William C. Shiel Jr., MD, FACP, FACR
Dr. Shiel received a Bachelor of Science degree with honors from the University of Notre Dame. There he was involved in research in radiation biology and received the Huisking Scholarship. After graduating from St. Louis University School of Medicine, he completed his Internal Medicine residency and Rheumatology fellowship at the University of California, Irvine. He is board-certified in Internal Medicine and Rheumatology.
Melissa Conrad Stöppler, MD
Melissa Conrad Stöppler, MD, is a U.S. board-certified Anatomic Pathologist with subspecialty training in the fields of Experimental and Molecular Pathology. Dr. Stöppler's educational background includes a BA with Highest Distinction from the University of Virginia and an MD from the University of North Carolina. She completed residency training in Anatomic Pathology at Georgetown University followed by subspecialty fellowship training in molecular diagnostics and experimental pathology.
What is the hematocrit?
The hematocrit is the proportion, by volume, of the blood that consists of red blood cells. The hematocrit (hct) is expressed as a percentage. For example, a hematocrit of 25% means that there are 25 milliliters of red blood cells in 100 milliliters of blood.
How is the hematocrit measured?
The hematocrit is typically measured from a blood sample by an automated machine that makes several other measurements of the blood at the same time. Most of these machines in fact do not directly measure the hematocrit, but instead calculate it based on the determination of the amount of hemoglobin and the average volume of the red blood cells. The hematocrit can also be determined by a manual method using a centrifuge. When a tube of blood is centrifuged, the red cells will be packed into the bottom of the tube. The proportion of red cells to the total blood volume can then be visually measured.
What is a normal hematocrit?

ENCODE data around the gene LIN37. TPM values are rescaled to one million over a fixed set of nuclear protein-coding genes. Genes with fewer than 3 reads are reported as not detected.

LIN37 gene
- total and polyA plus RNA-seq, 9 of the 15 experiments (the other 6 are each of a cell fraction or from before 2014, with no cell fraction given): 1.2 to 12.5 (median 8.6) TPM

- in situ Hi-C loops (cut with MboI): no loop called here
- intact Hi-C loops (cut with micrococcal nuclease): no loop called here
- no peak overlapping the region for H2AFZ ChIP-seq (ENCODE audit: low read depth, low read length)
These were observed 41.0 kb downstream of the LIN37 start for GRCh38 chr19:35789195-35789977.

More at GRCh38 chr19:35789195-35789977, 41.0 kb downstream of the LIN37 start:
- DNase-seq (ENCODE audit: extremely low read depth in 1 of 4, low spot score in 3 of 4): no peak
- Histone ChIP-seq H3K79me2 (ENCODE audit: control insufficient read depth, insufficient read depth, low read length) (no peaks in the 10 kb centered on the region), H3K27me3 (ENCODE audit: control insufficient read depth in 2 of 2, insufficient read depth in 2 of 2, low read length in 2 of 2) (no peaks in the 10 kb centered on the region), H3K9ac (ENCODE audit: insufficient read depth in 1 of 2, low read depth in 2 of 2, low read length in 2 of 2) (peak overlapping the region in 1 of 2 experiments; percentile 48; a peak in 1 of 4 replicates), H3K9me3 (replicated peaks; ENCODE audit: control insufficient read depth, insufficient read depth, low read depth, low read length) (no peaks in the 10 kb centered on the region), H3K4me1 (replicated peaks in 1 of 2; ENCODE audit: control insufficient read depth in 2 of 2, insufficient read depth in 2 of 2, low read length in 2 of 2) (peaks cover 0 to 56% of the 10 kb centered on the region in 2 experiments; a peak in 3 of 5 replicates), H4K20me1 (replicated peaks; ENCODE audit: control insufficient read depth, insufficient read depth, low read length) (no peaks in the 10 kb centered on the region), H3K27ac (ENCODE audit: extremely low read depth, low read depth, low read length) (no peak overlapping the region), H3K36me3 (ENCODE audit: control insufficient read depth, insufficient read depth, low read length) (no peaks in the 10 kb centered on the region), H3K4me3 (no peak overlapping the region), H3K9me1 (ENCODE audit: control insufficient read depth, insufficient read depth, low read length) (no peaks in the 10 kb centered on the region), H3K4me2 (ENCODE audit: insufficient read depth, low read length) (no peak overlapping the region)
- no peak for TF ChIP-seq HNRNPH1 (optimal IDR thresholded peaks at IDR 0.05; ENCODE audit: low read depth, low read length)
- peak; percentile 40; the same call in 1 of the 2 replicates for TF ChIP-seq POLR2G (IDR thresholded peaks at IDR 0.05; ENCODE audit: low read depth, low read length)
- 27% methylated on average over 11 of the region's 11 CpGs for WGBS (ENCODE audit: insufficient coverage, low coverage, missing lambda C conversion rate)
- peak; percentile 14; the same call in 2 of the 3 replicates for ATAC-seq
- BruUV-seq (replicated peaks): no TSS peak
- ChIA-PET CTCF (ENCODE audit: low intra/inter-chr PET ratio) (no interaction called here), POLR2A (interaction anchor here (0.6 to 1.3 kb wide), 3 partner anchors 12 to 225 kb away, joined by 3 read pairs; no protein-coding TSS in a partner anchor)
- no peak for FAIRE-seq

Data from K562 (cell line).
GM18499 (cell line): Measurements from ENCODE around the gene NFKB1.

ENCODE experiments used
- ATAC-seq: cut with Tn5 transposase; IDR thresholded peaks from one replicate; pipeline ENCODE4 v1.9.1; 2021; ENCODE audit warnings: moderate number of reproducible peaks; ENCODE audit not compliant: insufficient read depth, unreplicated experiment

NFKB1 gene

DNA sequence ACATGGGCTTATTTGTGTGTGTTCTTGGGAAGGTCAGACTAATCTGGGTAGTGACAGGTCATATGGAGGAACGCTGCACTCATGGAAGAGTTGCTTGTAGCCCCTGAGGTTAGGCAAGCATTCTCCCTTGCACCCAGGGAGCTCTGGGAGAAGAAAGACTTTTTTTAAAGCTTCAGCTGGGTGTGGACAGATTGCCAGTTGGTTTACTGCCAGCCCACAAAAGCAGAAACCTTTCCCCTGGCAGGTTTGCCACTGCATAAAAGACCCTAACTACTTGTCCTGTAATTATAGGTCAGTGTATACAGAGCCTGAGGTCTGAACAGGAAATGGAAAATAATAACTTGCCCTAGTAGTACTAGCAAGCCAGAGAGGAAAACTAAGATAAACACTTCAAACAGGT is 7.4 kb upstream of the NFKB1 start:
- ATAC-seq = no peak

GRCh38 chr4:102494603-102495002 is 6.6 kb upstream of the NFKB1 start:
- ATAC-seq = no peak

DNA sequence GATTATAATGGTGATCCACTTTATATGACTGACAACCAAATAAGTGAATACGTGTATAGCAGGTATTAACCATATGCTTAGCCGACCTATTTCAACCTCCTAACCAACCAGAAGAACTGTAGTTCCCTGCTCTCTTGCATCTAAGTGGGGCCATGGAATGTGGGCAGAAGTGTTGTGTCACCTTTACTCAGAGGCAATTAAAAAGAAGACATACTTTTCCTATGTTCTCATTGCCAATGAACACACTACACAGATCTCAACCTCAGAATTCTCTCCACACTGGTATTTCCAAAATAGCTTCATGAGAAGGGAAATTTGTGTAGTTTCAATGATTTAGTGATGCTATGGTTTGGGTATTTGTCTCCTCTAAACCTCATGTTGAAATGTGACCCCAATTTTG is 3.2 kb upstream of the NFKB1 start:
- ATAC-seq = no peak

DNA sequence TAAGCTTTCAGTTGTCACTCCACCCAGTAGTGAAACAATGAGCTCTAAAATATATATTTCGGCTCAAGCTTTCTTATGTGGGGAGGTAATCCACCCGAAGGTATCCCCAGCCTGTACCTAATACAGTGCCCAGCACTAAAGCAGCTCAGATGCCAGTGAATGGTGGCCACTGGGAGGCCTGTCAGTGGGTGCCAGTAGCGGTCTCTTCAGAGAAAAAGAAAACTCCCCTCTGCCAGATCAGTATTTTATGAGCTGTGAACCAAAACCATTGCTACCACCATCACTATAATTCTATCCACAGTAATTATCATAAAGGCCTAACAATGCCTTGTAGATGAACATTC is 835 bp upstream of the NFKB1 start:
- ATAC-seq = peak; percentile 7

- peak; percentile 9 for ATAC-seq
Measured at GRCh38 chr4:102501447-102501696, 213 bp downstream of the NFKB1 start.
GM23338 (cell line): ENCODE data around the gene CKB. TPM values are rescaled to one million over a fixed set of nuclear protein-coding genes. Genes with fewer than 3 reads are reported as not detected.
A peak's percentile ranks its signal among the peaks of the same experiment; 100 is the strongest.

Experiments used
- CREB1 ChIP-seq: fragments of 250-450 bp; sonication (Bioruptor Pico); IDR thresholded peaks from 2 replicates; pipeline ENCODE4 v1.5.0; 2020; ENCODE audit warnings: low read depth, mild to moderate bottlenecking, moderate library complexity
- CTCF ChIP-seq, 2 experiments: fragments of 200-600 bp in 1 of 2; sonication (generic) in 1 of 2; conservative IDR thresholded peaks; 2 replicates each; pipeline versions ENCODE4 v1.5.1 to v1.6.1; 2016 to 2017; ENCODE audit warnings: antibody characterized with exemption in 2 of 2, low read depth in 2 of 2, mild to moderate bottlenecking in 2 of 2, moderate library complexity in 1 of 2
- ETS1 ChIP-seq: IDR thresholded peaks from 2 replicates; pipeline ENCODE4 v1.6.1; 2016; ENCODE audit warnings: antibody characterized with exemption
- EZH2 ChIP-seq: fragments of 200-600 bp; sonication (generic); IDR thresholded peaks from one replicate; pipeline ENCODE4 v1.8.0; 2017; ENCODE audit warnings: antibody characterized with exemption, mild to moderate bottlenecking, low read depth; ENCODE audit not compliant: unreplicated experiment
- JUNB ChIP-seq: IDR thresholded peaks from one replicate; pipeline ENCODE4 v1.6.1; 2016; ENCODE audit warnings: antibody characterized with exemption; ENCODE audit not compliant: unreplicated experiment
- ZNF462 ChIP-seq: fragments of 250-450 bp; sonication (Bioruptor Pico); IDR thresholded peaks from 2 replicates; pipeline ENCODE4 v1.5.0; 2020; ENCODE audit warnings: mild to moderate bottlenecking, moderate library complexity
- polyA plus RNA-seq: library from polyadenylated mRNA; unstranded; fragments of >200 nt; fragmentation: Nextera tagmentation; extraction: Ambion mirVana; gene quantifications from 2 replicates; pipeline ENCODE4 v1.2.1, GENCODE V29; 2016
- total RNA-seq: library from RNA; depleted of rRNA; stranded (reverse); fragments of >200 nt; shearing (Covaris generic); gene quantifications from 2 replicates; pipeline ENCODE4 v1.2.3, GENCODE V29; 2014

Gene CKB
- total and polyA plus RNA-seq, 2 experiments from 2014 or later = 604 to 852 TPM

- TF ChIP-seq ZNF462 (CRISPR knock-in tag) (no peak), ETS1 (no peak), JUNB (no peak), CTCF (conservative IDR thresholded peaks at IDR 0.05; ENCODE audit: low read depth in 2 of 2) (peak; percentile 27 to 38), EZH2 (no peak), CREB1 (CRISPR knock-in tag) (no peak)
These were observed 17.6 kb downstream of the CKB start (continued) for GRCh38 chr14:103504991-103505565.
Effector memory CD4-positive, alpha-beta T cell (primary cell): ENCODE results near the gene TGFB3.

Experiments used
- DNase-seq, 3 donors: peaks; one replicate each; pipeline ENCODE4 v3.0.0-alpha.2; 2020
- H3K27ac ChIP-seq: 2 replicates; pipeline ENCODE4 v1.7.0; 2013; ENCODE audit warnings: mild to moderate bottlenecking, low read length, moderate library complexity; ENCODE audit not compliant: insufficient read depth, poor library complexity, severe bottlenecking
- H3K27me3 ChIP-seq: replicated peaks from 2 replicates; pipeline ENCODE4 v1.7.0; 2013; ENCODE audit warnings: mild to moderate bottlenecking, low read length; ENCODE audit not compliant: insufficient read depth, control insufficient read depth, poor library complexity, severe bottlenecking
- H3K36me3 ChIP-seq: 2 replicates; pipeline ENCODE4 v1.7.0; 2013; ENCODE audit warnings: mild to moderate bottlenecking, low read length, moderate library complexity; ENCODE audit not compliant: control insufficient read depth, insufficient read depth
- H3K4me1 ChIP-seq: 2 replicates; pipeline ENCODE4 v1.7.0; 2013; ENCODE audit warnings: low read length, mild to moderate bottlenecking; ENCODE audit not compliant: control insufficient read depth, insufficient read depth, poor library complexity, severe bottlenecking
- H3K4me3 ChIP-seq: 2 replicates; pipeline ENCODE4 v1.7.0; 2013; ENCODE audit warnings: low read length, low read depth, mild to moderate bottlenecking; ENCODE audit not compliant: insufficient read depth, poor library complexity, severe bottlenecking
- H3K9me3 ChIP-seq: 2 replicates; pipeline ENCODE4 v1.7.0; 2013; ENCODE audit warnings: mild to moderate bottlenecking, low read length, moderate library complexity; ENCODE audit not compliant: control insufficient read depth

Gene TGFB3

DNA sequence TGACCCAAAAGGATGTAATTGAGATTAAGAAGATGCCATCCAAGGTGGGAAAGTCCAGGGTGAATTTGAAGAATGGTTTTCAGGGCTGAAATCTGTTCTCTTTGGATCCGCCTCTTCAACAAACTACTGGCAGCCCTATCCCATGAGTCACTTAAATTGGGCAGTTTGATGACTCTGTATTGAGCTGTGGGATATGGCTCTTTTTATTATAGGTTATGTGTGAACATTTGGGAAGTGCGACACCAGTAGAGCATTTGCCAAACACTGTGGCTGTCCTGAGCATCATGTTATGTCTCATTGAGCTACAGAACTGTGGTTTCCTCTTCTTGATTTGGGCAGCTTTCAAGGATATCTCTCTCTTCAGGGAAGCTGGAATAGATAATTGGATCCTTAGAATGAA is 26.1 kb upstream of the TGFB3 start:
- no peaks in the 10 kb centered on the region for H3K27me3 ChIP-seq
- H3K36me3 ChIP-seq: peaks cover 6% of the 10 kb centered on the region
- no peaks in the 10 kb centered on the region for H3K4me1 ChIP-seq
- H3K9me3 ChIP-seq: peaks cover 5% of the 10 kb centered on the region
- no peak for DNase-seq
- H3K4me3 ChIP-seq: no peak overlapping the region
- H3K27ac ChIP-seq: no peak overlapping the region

The normal ranges for hematocrit are depend on the age and, after adolescence, the sex of the individual. The normal ranges are:
- Newborns: 55% to 68%
- One (1) week of age: 47% to 65%
- One (1) month of age: 37% to 49%
- Three (3) months of age: 30% to 36%
- One (1) year of age: 29% to 41%
- Ten (10) years of age: 36% to 40%
- Adult males: 42% to 54%
- Adult women: 38% to 46%
These values may vary slightly among different laboratories.
What does a low hematocrit mean?
A person who has a low hematocrit is referred to as being anemic. There are many reasons for anemia. Some of the more common reasons are loss of blood (traumatic injury, surgery, bleeding, and colon cancer), nutritional deficiency (iron, vitamin B12, folate), bone marrow problems (replacement of bone marrow by cancer, suppression by chemotherapy drugs, kidney failure), and abnormal hemaglobin (sickle cell anemia).
What does a high hematocrit mean?
Higher than normal hematocrit levels represent abnormally elevated red blood cell counts. High hematocrits can be seen in people living at high altitudes and in chronic smokers. Dehydration produces a falsely high hematocrit that disappears when proper fluid balance is restored. Some other infrequent causes of an elevated hematocrit are lung disease, certain tumors, a disorder of the bone marrow known as polycythemia rubra Vera, and abuse of the drug erythropoietin (Epogen) by athletes for "blood doping" purposes.
Braunwald, Eugene, et al. Harrisons's Principles of Internal Medicine. 17th ed. McGraw-Hill, 2008.
Viewers share their comments
Find out what women really need.